Archive for the ‘hospital’ Tag

I’M SEEKING REVIEWS FOR “IT SUCKS: I WANT TO LIVE” WHERE NICK SPOONER CHRONICLED THE LAST TWO MONTHS OF HIS LIFE.   Leave a comment

This little 100 page book was Intended as a memorial to a good man who died too young two months after his diagnosis of glioblastoma multiforme. But this collection of his Facebook entries during that period has become so much more as his struggles and the person he created reach out from the pages along with testimonies and revelations from family and friends about his own gender trials and acceptance.

Today I’m addressing folks like those who teach courses in death and dying, gender issues, personality, social, and developmental psychology, social work, or who work with the terminally ill in settings such as chaplains, Hospice, nursing homes, or hospitals.

The title, IT SUCKS, comes from the last words on Nick’s Facebook page.

At this point I would appreciate reviews, especially those I might quote on the back of the book or in its initial presentation. Given the COVID-19 restraints there will probably not be the book launch I had hoped for at one of his favorite places in Shakopee, Minnesota: Wampach’s restaurant, Turtles Bar and Grill, Pullman’s Club or Babe’s. I’ll just have to find more creative ways, beginning with responses from you or folks to whom you forward this request.

If you are interested in receiving a galley copy for review, please e-mail me a request along with a quick note about your occupation and how you might use the book. Please put “request a galley copy” in the subject line to forgivenessoptions@earthlink.net

And, of course, you are welcome to make a comment right here.

AUNT AGNES: ANOTHER OUTTAKE FROM “MY FATHER’S HOUSE.”   4 comments

Some outtakes really hurt, like this one about my mother’s youngest sister, Agnes

“Is Jennie up to talking?” she asked. “Or should I tell you.”

“She’ll be OK,” he said, hearing the urgency in Esther’s voice.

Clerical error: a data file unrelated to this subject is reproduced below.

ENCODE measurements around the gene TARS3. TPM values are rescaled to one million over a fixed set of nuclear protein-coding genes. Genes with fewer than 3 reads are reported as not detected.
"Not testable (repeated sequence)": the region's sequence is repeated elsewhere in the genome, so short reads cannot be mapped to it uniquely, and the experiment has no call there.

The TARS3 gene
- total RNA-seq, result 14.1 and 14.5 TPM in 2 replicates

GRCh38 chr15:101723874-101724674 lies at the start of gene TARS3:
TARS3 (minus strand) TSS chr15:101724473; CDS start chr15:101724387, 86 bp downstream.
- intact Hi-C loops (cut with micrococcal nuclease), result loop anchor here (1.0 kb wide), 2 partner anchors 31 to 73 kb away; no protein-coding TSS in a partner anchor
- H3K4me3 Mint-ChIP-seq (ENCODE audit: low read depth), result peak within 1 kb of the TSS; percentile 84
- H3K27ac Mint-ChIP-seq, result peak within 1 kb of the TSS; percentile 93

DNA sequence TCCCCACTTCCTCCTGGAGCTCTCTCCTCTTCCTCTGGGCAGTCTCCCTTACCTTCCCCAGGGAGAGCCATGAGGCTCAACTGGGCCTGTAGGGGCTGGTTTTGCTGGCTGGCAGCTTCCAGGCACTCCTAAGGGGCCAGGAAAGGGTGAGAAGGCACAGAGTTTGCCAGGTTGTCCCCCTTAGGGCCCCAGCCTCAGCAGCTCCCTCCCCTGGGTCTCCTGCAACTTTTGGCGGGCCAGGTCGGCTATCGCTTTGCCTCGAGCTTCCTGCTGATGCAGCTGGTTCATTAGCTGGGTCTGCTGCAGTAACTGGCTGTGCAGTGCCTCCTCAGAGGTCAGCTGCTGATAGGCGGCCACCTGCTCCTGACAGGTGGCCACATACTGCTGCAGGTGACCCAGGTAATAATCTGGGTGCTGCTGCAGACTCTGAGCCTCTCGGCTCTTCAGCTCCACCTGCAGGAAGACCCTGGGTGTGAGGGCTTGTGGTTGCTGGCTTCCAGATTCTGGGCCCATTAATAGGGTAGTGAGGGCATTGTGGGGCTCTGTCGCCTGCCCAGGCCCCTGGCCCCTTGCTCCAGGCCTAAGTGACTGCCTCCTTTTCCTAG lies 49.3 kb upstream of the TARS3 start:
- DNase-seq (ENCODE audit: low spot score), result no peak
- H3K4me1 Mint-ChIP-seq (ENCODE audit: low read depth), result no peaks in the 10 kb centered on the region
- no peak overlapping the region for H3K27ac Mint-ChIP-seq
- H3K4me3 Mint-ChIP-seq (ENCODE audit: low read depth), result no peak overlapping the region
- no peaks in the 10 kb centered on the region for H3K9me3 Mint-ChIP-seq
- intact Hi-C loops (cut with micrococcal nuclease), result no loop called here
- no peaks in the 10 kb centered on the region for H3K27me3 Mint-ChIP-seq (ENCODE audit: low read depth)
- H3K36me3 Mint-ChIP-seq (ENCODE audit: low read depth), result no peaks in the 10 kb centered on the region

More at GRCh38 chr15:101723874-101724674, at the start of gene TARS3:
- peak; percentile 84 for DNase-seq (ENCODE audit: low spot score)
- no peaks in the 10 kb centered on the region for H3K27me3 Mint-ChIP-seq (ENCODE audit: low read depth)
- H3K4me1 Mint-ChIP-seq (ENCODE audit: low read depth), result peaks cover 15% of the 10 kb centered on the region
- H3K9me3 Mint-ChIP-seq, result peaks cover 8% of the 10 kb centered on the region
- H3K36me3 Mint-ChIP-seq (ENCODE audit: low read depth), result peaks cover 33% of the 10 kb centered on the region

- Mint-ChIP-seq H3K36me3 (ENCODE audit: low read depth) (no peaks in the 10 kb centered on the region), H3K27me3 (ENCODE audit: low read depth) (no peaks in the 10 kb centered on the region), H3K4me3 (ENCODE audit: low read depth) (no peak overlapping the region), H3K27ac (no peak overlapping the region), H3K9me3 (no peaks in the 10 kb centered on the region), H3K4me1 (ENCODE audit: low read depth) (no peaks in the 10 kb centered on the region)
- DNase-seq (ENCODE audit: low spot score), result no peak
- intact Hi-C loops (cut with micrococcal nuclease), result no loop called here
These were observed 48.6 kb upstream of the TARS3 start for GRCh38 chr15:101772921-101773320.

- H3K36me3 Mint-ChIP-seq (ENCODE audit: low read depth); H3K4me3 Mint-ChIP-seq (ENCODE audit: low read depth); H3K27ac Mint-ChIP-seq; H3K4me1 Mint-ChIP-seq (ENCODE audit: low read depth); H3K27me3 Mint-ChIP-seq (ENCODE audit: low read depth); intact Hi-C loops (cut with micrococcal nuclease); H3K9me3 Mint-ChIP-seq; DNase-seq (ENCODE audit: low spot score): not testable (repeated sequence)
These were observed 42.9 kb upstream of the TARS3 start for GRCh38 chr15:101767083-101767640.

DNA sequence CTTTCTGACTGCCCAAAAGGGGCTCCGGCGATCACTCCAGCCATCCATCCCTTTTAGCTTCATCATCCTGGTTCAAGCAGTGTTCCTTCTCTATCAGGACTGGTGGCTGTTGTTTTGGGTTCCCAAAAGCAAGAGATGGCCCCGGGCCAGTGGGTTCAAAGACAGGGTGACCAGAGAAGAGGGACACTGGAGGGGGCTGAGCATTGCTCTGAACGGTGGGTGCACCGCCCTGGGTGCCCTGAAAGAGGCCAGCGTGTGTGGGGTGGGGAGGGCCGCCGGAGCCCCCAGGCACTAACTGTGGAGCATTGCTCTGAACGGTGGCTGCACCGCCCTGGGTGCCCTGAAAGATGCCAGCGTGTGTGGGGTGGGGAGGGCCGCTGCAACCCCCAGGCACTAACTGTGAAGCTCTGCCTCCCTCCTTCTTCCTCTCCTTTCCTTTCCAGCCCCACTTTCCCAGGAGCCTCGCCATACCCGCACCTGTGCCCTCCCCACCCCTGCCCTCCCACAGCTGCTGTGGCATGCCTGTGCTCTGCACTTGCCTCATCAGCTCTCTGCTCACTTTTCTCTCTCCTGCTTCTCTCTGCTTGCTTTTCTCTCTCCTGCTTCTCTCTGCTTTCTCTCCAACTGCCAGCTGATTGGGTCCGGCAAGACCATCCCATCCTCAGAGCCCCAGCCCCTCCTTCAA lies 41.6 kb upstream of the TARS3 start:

Jennie got herself slowly to the phone and stiffened as soon as the conversation began. “Oh no, poor Agnes.”

Carl moved close to Jennie even as he observed strength and determination flowing into her body.

“It’s cancer,” Jennie told Carl. “Agnes is at Yale/New Haven hospital. They don’t have any hope. Poor Agnes. Poor Esther, alone again.”

Carl watched Jennie revive. She knows Esther needs her.

“I visited Aunt Agnes in the hospital today,” Mona reported some days later. “I’m so glad I did. She seemed really happy to see me, and really lonely for company.”

“How did she look?” Jennie asked.

“Not as bad as I expected, but it is so sad. She kept saying ‘It’s not fair. I’m the youngest; I shouldn’t be the first to go.’ And you know how she always sort of grasped me as if she wanted me to leave a piece of myself with her…? Well, that’s what she did when I had to leave.”

Late in October, Jennie and Carl asked Mona to come to Forestville so they could take her out to lunch at Johnny’s Restaurant for her birthday. On the way Mona stopped at the Forestville Nursing Center to visit Agnes who’d been there since leaving the hospital.

“I was really angry,” Mona reported. “When I arrived, I told the nurse I was there to see Agnes Galloway. She took me to her room and yelled at Aunt Agnes to wake up because she had a guest. Poor Aunt Agnes. I know she’s been in such pain. Why couldn’t she just let her sleep – or let me go in quietly to be with her. Anyway, I got the impression Aunt Agnes was happy – maybe even eager – to see me, and started talking right away, as if there was something she wanted me to know. But her words were so soft and slurred I couldn’t understand them. I didn’t let her know that, though. I kissed her like I thought what she said was very special – I’m sure it was. And then she went back to sleep.”

 

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Posted February 8, 2020 by Mona Gustafson Affinito in Uncategorized

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